How To Triple Your Click Through Rate On Google Shopping AdsLast Updated: February 12, 2020
If you didn’t know already, Google Shopping Ads are taking the search marketing world by storm.
For the past several years, they have gone from strength to strength and are now a type of campaign that’s in most ecommerce marketers artillery.
Here’s some Google Shopping Statistics:
- Google Shopping ads on mobile are driving 79% of device ad spend in the US, and win 87.9% of clicks.
- Google Shopping Ads are driving 76.4% of retail search ad spend in the US
- And 82% of retail search ad spend in the UK
This blog post is going to cover how to increase the performance of your shopping campaigns by testing and optimizing your product images.
What We Wanted To Find Out
We love running experiments, paired with spending a huge amount of time in Google Shopping Campaigns.
So we really wanted to find out how much of an impact the choice of shopping ad image to use had on influencing whether a user would click on it or not.
We wanted to know what could be done to improve the performance of our campaigns.
We already know that testing product titles can have big results. But when we started testing product images, we didn’t realise it was going to have as big of an impact as it did.
How It All Started
Time and time again, we were seeing search results where the product images were all very similar :
Our team of conversion experts wanted to find which “type” of image performed best for shopping campaigns.
We believed that if we could find this out, we could then apply this to our client campaigns to improve their performance.
So we experimented, surveyed and found some pretty staggering results.
How We Found The Best Shopping Ad Image To Use
Any sort of product image is important, but never more so than when it comes to Shopping ads.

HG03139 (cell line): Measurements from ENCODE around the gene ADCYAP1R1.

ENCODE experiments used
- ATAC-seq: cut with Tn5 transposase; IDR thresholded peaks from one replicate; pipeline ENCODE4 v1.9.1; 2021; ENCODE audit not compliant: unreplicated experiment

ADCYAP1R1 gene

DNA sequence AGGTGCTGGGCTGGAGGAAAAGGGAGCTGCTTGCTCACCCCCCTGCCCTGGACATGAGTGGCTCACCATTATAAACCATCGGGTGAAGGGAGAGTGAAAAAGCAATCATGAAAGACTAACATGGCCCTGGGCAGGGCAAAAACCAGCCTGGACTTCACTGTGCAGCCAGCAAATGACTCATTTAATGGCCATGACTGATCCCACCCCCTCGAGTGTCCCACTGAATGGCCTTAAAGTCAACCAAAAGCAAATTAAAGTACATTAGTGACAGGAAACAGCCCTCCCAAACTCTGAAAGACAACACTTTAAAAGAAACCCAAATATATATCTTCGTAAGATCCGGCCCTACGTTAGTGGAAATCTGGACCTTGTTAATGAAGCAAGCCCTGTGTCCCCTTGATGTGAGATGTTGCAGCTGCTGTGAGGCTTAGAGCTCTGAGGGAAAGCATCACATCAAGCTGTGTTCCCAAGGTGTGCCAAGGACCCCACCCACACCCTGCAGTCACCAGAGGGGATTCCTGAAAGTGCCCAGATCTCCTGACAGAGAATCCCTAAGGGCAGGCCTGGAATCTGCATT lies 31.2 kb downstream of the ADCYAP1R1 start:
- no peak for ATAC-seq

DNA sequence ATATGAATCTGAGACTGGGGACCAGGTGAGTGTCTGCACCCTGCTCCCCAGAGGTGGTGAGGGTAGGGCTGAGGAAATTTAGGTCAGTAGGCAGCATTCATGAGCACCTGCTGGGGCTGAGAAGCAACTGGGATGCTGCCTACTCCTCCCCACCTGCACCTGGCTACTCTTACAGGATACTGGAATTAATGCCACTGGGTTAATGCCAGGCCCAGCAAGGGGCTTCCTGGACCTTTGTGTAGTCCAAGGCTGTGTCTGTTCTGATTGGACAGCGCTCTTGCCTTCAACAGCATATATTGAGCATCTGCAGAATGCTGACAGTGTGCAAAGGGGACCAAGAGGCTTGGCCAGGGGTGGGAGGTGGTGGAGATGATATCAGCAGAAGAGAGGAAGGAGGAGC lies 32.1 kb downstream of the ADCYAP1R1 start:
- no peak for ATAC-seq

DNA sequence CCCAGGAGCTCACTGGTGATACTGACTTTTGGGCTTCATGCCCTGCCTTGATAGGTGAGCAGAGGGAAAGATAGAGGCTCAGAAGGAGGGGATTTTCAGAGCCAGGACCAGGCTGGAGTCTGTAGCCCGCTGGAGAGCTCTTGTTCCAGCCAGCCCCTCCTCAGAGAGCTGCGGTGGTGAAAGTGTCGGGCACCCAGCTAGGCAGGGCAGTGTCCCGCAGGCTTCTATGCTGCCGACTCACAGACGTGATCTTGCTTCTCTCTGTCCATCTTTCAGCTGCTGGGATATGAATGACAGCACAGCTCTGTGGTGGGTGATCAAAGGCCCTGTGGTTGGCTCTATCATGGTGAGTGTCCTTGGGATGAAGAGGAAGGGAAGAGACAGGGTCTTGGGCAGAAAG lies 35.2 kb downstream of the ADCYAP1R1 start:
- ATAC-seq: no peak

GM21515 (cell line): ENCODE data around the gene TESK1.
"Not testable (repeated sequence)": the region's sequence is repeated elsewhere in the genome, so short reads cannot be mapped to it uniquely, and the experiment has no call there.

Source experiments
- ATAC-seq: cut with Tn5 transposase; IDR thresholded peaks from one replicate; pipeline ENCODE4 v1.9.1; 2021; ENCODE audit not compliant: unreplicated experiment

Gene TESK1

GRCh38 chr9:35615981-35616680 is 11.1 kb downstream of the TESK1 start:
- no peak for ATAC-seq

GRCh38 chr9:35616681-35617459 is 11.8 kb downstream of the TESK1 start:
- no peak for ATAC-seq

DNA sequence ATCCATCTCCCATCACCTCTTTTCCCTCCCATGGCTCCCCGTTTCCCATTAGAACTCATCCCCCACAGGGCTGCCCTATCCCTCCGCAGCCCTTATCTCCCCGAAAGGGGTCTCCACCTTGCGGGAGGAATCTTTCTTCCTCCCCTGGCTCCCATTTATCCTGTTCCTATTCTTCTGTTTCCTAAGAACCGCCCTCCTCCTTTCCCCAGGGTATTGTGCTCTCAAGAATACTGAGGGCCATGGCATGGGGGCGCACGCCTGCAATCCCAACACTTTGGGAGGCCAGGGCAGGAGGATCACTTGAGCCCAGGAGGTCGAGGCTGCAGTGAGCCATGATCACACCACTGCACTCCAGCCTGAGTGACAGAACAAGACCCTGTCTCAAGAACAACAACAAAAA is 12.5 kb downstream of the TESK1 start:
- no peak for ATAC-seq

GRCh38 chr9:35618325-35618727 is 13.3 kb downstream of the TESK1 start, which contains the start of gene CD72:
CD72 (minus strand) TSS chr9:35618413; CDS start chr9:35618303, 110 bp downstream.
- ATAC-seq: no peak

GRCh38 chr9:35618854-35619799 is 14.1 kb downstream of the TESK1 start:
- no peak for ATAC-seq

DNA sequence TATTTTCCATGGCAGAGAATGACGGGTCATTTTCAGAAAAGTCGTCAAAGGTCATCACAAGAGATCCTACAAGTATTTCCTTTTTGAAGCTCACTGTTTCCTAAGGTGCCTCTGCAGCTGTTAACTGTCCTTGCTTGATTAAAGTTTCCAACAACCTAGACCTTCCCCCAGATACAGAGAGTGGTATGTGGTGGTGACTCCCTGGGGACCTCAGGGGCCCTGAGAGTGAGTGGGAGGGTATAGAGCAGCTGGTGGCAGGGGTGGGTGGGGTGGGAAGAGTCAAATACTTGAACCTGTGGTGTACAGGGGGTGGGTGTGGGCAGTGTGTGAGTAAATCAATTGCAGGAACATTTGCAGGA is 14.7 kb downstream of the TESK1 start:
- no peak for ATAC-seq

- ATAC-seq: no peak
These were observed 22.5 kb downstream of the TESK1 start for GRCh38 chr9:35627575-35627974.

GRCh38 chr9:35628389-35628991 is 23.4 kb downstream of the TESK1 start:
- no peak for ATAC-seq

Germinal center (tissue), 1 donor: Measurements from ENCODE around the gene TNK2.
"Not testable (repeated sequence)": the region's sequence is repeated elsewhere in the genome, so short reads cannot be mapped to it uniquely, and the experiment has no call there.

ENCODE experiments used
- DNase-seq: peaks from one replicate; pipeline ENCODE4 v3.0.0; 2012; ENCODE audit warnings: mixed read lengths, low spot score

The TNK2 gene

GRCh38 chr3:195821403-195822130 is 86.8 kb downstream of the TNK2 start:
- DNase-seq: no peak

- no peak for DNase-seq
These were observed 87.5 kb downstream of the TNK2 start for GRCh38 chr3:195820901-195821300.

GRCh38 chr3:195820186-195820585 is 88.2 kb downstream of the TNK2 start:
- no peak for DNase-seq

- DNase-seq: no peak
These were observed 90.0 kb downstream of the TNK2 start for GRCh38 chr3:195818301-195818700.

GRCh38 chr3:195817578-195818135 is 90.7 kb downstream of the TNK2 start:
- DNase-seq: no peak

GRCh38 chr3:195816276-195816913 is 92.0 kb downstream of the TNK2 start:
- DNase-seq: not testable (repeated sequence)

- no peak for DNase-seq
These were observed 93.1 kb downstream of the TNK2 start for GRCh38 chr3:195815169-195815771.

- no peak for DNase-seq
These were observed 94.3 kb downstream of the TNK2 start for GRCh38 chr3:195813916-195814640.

It’s one of the key factors of a shopping ad that will encourage users to click on your ad or your competitors.
Unfortunately, most retailers are deciding to not put too much creativity into the images they use (but maybe they will after reading our results).
Most retailers are opting to simply use the same product image that they do on their website.
To demonstrate what i mean, here’s a pretty boring commerce related search for mens slippers :
Apart from the slipper-game clearly changing quite significantly since I last saw a pair, it’s fair to say there’s nothing really that jumps out and entices you to click.
It’s not a huge space to show your product, so it’s difficult to show products in great detail. So what could we do that makes our products stand out and entice users to click on them?
Our conversion team wanted to find out what types of images were more appealing to buyers, so we performed an experiment.
The team proposed the idea that by using images of products being used rather than a product only image, we could connect with more people and stand out from competitors.
How We Did It
We tested 100 people and asked them if they were to click on a shopping ad first, which one would it would be and why.
The images all followed 3 characteristics :
- They were all shopping ads for clothing items
- We had 6 product ads in total for each image
- One image all had reviews that were the same